Evros Technology Group is Ireland’s leading provider of IT managed services and systems integration. Established in 1990, the multi-award winning company delivers unrivalled support in the design, supply, implementation and support of organisations’ IT infrastructure.
Gary Corley is Country Manager for New Zealand at Evros, having joined the company as a Solutions Architect in 2016. Gary has specialist expertise in ICT Infrastructure with over 20 years in the space across a range of verticals including Manufacturing, Financial Services, Pharma, Utilities and Public Sector. He has been leading Evros’ New Zealand operation since May 2019. Here, Gary shares his learnings from Aotearoa so far, including the opportunities and pitfalls of leading an Irish company’s expansion on the other side of the globe.
Why did Evros see a need to expand to New Zealand?
Two main reasons. First, our night shift was proving difficult to staff and manage given the unsociable hours of the job (it’s a tough shift to work) and the IT skills shortage in Ireland.
Secondly, we saw the value in futureproofing and growing the business by providing round the clock services to an expanding customer base on both sides of the equator, many of whom have a global presence.
Why New Zealand? What were the benefits of setting up shop in Auckland?
Obviously, the time difference is a key factor. Also, it’s an English-speaking country with a multicultural population which gives us lots of options when it comes to multilingual support. Auckland has a great selection of talent from highly regarded universities and an influx of skilled labour from across Australasia. It’s also an attractive option when recruiting staff in Ireland. We got great support from Enterprise Ireland from the very beginning and they have been with us every step of the way. On the NZ side ATEED (Auckland Tourism, Events and Economic Development) have really helped us find our feet and these two supports have complemented each other very well.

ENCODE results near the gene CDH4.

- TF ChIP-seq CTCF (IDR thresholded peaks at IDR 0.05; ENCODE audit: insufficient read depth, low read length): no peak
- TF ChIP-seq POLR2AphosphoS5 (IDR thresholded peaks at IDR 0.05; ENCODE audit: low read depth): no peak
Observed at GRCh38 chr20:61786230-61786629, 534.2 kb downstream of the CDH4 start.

From a social and team building perspective, anyone who has ever been to New Zealand will tell you of the similarities with Ireland: the people, the culture, the love of sport. Despite the distance there has always been a great connection between the two countries and the Irish are well received here. One thing that’s very different though is the climate. This place is one big summer playground for 9 months of the year (If you’re into that sort of thing)
Can you describe some of the initial challenges you encountered in moving to NZ? What did you need to consider?
Moving to a new country so far from home will always throw up some unexpected challenges and stuff you can never fully plan for. We were taken aback by the Auckland winter and had to find innovative ways to warm the office and our homes. There was record rainfall in August and we only had one day in the whole month when it didn’t rain. In fairness to the guys they have embraced the challenges and are thriving down here. We “wintered well” as they say at home, and we are now enjoying the blue skies and sunshine of the Kiwi summer.
Who was the first contact you made in New Zealand?
We had done quite a bit of planning and preparation beforehand and had established some good contacts in advance. On arrival to our accommodation, each of us had a welcome pack waiting for us, kindly provided by a recruitment company we share a building with in Parnell, an upmarket suburb not far from Auckland CBD. After 36 hours of travel it was nice to be able to put the kettle on and have a Tim-Tam.